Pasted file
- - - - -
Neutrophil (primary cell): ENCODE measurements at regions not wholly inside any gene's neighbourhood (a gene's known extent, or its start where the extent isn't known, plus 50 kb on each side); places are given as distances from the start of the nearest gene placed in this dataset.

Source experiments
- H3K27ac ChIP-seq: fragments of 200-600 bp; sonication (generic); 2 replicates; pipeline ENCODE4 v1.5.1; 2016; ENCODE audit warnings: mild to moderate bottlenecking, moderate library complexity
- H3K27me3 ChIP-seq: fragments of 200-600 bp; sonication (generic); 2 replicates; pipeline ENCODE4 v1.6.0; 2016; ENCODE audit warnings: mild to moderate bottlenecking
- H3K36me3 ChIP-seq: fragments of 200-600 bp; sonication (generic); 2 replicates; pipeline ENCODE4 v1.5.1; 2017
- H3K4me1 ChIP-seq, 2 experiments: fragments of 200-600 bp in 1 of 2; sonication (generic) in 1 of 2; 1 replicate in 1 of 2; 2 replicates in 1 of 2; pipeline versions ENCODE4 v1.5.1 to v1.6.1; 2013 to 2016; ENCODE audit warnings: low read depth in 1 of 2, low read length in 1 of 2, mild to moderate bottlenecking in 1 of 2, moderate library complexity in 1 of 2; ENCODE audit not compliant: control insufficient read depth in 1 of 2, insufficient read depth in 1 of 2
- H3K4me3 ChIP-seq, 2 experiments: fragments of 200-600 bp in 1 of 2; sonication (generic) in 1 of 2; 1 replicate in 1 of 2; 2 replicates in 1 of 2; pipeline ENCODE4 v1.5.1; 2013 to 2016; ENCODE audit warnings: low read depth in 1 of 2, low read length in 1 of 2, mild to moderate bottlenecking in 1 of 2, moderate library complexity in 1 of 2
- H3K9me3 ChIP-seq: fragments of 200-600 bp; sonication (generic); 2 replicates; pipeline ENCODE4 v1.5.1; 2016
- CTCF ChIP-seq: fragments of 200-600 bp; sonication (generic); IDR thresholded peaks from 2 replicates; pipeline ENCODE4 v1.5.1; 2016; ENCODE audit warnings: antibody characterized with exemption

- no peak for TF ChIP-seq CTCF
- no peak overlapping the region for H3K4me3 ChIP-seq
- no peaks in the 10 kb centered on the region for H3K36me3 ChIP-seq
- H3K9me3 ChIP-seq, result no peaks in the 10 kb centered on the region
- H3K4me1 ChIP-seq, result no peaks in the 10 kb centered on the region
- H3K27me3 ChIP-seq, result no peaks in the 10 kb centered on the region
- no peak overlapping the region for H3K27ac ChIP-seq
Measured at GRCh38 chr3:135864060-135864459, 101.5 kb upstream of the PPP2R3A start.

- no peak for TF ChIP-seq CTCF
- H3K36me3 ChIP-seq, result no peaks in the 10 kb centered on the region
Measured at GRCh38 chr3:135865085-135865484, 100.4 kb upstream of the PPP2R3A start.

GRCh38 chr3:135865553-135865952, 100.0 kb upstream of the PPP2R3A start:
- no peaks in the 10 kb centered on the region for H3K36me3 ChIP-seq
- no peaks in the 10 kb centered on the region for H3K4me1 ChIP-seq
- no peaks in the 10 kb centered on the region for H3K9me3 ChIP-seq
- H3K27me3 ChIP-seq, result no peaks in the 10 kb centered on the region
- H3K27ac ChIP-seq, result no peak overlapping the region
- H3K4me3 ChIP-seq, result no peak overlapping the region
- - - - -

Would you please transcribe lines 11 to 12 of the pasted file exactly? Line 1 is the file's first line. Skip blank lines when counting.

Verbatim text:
- no peak overlapping the region for H3K4me3 ChIP-seq
- no peaks in the 10 kb centered on the region for H3K36me3 ChIP-seq